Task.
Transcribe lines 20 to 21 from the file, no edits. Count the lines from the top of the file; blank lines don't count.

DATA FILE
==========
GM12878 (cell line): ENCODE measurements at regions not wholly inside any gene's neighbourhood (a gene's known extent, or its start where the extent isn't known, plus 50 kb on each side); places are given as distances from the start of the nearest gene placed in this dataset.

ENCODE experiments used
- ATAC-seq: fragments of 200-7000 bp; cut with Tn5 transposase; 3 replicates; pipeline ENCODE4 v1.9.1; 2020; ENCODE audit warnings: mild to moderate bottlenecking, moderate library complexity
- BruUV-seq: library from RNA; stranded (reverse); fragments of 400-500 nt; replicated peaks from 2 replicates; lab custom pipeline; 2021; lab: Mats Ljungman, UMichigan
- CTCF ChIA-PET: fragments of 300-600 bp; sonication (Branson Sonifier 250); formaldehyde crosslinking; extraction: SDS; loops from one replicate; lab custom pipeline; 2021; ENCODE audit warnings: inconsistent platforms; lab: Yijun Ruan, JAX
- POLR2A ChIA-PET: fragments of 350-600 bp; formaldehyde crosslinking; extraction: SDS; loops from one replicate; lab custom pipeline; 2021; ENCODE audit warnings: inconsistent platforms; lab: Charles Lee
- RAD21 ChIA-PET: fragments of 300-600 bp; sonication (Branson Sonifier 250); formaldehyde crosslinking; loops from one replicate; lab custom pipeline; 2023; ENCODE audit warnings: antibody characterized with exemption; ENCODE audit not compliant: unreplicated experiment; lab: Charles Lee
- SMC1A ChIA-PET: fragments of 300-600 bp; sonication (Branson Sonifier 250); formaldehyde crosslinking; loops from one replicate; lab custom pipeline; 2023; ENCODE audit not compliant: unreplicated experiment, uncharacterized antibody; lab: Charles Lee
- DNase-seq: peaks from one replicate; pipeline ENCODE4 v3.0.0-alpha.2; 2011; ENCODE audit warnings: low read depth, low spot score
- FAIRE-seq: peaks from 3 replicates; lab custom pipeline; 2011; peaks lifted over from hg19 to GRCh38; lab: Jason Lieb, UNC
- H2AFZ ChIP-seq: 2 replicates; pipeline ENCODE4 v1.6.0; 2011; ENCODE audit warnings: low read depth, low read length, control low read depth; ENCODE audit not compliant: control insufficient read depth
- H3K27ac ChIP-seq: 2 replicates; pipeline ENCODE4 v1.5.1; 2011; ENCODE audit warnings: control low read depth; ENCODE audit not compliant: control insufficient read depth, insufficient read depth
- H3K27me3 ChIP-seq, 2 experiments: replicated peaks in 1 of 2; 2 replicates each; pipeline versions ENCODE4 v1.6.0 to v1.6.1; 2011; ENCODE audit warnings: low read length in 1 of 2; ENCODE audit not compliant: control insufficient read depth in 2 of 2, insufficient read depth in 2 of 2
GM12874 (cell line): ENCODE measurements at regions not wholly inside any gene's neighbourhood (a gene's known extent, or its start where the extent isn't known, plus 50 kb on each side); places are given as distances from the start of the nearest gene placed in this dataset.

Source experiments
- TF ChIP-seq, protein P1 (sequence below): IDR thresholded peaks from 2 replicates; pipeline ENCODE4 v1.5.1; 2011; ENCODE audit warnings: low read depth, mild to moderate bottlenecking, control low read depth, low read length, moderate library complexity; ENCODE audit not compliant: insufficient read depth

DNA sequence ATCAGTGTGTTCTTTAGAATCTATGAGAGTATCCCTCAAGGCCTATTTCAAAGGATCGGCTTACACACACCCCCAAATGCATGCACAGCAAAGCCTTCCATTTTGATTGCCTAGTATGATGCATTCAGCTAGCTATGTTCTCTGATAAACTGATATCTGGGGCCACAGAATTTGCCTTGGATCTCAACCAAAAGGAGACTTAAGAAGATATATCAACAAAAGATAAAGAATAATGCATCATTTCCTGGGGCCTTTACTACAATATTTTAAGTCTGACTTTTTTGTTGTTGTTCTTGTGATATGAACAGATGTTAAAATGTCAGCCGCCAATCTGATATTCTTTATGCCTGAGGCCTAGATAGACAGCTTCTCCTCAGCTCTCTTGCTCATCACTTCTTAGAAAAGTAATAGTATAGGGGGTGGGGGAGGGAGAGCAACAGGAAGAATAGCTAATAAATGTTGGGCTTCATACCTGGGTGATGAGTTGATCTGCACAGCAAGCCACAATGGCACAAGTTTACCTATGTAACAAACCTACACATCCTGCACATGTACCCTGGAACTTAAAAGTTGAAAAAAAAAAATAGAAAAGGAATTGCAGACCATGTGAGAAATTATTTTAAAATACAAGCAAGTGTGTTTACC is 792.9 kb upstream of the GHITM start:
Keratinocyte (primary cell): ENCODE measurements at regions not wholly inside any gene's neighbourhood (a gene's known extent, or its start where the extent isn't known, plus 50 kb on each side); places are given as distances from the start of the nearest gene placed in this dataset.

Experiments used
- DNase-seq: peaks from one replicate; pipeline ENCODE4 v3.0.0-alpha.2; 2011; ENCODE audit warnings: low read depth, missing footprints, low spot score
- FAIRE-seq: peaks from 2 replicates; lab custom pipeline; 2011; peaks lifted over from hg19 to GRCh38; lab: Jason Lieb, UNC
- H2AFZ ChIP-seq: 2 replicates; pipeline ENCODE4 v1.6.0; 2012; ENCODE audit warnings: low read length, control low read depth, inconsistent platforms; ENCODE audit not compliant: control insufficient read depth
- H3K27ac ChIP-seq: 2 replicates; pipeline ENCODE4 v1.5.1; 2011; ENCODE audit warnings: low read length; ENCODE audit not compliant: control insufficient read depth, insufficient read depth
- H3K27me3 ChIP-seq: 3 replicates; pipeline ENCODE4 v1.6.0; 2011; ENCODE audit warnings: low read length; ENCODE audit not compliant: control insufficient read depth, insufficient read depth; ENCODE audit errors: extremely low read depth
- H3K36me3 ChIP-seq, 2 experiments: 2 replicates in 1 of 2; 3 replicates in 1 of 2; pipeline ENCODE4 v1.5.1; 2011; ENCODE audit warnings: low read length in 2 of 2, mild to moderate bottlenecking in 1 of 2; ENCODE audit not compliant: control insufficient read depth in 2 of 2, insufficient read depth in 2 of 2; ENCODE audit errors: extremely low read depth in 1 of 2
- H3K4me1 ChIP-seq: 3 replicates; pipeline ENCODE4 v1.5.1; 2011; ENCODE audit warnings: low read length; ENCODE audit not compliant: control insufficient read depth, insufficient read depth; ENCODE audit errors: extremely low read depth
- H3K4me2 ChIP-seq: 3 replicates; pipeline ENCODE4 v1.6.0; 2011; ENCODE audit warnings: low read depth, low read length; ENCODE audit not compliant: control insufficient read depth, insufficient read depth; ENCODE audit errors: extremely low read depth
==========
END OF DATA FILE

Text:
- DNase-seq: peaks from one replicate; pipeline ENCODE4 v3.0.0-alpha.2; 2011; ENCODE audit warnings: low read depth, missing footprints, low spot score
- FAIRE-seq: peaks from 2 replicates; lab custom pipeline; 2011; peaks lifted over from hg19 to GRCh38; lab: Jason Lieb, UNC